Dynatron has been oddly quiet since Blood Music re-issued his two albums. Considering the three year gap between the 2012 release of this one and Aeternus on Aphasia Records saw a few complimentary EPs plus a bundle of compilation works (enough to fill two LPs worth!), that's quite a surprise. Aside from a lone 2016 EP with Blood Music (The Rigel Axiom), there's been nada since. I can understand a little grace period as his new label rolled out all his old material, but for a talent that had a remarkably productive four-year period, I can't imagine why Mr. Hasseriis would lose that momentum full-stop. Maybe the pressure of greater exposure's weighing down on him? Understandable, as a lot of these synthwave dudes are just chaps making a few quirky retro tunes for fun and releasing them on ultra-obscure net-labels, their biggest brush with fame positive comments on YouTube or Soundcloud. While Blood Music is far from being one of the music industry's major driving forces, it has grown into a rather big fish in its small, Scandinavian glacial-melt pond, especially since branching out from its death metal origins. Maybe Dynatron just needed a little me-time in the wake of all that increased attention, hunkering down in the studio for a triple-LP opus of epic space-synth awesomeness. One can hope.

Anyhow, time to dig into his first album, Escape Velocity. Straight-up, I like this one a little more than Aeturnus. Don't get me wrong (I prefer when you get me right), Aeternus was good fun and all, but this record tends to stick in my brain matter better. While I could make excuses for this like “catchier melodies” or “tighter songwriting”, I cannot deny a major reason boils down to cover art. Escape Velocity has everything a retro space-synth fan could hope for. Planets! Wormholes! Vector grids! '80s fonts! Purple! Not to mention individual art for every single track within the inlay! I love it when albums have that. Aeternus was cool and all, but it didn't have all that.

I also don't get as much of a sense of album narrative with Escape Velocity either. Okay, I felt that was a tad lacking with Aeternus too, but only in comparison to Dynatron's synthwave contemporaries on Blood Music (they've set a ridiculously high bar – like, cosmic high). It did have some though, spreading out the uptempo tunes with ambient interludes and reflective downtime. Escape Velocity mostly comes off as a clutch of dope space-synth tunes, though with it's own share of chill interludes too (Vox Magnetismi, Andromeda Bleeding - oh God, stop the sad-pain, please!). Then there's the mid-tempo cruisers (Aurora Nights, The Pulsating Nebula, Pulse Power), the orbit breaking action pieces (Space Operators, Fireburner, Wormhole, and Propulsion Overdrive including a Glorious Guitar for all your air shredding needs). All in all a tidy, fun collection of synthwave with its eyes in the stars rather than the paved streets of Miami. Gotta' love that consistency.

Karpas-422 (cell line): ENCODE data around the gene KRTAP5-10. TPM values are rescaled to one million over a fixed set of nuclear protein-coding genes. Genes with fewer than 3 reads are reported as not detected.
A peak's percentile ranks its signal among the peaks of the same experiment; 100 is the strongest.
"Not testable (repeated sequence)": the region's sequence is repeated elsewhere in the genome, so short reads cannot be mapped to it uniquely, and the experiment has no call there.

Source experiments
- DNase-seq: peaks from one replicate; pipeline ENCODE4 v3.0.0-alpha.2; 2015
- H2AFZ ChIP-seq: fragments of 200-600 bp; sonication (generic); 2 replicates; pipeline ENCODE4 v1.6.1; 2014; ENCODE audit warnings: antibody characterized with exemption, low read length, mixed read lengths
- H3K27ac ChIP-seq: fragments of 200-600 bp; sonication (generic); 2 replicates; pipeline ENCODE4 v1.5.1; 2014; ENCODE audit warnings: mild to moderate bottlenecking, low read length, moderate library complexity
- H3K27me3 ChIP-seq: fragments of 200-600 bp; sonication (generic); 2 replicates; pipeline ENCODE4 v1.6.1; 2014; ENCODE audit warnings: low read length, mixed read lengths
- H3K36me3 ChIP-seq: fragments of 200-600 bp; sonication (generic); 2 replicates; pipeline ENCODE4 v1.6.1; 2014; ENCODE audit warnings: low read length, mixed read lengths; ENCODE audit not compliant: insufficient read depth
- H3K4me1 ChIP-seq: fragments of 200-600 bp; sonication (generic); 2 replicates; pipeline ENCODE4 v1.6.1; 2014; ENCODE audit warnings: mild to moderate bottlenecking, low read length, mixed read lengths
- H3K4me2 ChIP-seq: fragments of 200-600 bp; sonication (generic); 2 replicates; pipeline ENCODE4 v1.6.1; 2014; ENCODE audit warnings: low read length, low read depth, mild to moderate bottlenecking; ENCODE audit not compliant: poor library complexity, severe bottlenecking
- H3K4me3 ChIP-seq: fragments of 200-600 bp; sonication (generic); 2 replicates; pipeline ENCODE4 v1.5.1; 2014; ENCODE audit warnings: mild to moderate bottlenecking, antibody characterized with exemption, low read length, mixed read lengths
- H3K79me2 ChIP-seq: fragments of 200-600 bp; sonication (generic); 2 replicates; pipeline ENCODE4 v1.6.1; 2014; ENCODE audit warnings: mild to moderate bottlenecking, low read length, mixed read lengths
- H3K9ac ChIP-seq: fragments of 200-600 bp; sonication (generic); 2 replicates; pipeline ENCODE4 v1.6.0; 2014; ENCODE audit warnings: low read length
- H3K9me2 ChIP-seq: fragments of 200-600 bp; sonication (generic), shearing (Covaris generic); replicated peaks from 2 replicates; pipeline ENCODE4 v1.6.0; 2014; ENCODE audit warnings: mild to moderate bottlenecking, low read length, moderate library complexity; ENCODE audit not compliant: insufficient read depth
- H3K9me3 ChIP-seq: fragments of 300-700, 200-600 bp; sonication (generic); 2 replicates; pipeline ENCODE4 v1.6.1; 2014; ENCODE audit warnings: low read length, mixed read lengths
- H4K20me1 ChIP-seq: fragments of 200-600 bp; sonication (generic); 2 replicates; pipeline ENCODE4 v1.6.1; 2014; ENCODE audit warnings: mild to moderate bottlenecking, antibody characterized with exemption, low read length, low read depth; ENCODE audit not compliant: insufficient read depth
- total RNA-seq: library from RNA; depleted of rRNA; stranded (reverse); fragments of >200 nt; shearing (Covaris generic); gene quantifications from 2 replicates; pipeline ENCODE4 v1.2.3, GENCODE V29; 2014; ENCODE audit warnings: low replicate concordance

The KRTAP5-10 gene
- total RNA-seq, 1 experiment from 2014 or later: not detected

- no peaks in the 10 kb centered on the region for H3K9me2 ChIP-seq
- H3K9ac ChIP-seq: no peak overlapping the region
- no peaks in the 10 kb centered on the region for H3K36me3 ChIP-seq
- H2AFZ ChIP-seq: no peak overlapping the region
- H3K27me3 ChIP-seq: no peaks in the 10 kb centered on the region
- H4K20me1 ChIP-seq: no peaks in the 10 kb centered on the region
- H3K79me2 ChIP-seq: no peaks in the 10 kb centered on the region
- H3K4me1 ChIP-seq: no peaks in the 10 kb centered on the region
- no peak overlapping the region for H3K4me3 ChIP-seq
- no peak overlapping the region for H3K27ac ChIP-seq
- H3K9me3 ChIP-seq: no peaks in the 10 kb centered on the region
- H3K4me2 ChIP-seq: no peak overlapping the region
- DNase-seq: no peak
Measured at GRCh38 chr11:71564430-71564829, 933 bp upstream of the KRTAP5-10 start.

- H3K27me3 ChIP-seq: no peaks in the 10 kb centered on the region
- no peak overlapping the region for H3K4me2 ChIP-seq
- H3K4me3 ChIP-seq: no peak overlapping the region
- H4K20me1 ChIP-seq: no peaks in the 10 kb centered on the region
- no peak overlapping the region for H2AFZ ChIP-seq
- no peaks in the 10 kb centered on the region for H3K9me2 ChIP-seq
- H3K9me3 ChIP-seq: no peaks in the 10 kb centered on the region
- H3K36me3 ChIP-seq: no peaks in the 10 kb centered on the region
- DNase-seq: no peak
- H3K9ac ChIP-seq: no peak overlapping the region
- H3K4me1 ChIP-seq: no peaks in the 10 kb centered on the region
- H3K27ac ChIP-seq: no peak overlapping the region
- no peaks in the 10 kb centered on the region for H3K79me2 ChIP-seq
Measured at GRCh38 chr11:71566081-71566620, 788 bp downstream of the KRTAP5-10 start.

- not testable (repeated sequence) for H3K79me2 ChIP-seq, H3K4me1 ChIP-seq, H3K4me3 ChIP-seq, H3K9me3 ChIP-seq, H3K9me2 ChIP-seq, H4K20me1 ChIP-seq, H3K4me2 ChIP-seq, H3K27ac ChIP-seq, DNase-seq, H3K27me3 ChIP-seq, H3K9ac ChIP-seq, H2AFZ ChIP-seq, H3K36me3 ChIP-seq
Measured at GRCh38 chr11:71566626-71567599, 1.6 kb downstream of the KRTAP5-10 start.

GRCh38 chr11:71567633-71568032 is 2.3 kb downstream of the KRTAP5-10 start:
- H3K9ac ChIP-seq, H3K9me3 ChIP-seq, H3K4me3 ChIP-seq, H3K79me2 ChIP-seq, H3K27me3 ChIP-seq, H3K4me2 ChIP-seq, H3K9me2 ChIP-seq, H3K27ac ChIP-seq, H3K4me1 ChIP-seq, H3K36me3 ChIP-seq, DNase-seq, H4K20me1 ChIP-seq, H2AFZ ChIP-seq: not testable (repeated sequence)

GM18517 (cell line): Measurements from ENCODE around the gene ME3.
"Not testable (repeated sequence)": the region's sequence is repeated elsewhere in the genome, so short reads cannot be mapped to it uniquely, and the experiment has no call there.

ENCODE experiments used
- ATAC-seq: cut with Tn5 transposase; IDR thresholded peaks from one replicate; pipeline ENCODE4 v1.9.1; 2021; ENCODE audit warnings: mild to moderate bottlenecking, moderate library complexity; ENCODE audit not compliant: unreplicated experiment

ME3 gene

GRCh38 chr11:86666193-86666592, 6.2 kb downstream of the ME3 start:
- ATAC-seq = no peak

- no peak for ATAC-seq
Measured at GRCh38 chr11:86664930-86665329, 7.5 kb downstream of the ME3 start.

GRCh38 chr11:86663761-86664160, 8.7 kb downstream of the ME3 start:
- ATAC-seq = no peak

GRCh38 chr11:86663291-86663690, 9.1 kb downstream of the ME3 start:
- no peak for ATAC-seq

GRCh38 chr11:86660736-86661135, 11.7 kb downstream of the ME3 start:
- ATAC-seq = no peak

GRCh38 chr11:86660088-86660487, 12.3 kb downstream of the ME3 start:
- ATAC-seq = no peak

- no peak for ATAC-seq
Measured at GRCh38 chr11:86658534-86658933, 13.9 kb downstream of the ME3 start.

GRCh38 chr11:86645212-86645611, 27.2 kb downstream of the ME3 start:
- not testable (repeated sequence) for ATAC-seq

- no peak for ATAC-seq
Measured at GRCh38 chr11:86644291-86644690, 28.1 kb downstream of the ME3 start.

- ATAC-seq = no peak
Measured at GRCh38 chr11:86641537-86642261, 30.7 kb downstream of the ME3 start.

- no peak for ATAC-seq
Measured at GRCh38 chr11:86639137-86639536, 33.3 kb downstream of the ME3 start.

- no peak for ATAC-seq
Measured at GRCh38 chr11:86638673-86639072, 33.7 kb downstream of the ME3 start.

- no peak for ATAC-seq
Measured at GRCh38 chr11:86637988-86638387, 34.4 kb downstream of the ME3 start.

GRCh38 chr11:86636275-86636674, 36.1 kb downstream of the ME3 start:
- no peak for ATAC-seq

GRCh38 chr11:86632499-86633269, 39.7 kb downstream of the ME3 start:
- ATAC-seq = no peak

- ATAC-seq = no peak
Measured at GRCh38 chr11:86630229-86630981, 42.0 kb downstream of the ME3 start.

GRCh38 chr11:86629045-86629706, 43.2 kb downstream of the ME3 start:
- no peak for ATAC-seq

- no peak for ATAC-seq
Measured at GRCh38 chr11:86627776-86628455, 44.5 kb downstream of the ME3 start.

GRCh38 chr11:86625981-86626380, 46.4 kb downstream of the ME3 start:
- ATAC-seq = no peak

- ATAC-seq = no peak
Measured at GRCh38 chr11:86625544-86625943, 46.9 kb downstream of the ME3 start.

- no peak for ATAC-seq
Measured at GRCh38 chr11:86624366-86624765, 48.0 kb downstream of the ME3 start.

Sunday, July 1, 2018

ACE TRACKS: June 2018

So this past month hasn't been the most active with regards to reviews, not even cracking the twenty-mark. Whatever has caused this plunge in productivity, you may wonder. Has the uncertainty of continued gainful employment sent my psyche into chaotic disarray? Perhaps a comparatively dreary June has sent me into a depressive sickness and funk? Or maybe those weekly bonus mini-reviews over on my Patreon have eaten more free writing time than I could have ever predicted? None of the above, I say!

Truth is, I've been distracted by something far more insidious, a Real Time Strategy game. Yes, I decided to dust off the ol' Rise Of Nations, and let me tell you, if you've ever played it (or it's genetic ancestors Age Of Empires and Civilization), it can be one serious time sink of an experience. Single battles aren't that big a deal, as they last no longer than ninety minutes anyway. No, what truly eats into your life are the Conquest Modes, five different campaigns where you get to... TAKE OVER THE WORLD (you heard it in the voice, admit it!). By adding Risk elements to the whole experience, you can spend whole days retracing the steps of Alexander and Napoleon, or take control of a Native American civilization to expunge European invaders from your lands (or vice-versa, if you must), not to mention a good ol' Cold War extravaganza (yay Nuclear Armageddon!). It's a very addictive, very time-consuming game, is what I'm saying. AND THEN there's the time spent watching various Let's Plays of Rise Of Nations, just to see if there's some tips or tricks I might have missed. I've concluded that, while everyone of these players are good, they all seem to miss a couple things that could have made their games much easier (does no one know about the TAB hotkey, seriously!??) Overall, there's never enough hours in the day, just never enough. But hey, here's some ACE TRACKS from June at least.


Full track list here.


MISSING ALBUMS:
Spacetime Continuum - Emit Ecaps
Ishqamatics - Earthbound
Curve - Doppelganger
Plunderphonics - Plunderphonics
Michael Mantra - D#m / Gm

Percentage Of Hip-Hop: 9%
Percentage Of Rock: 0%
Most “WTF?” Track: 9mm Goes Bang, at least as an opener.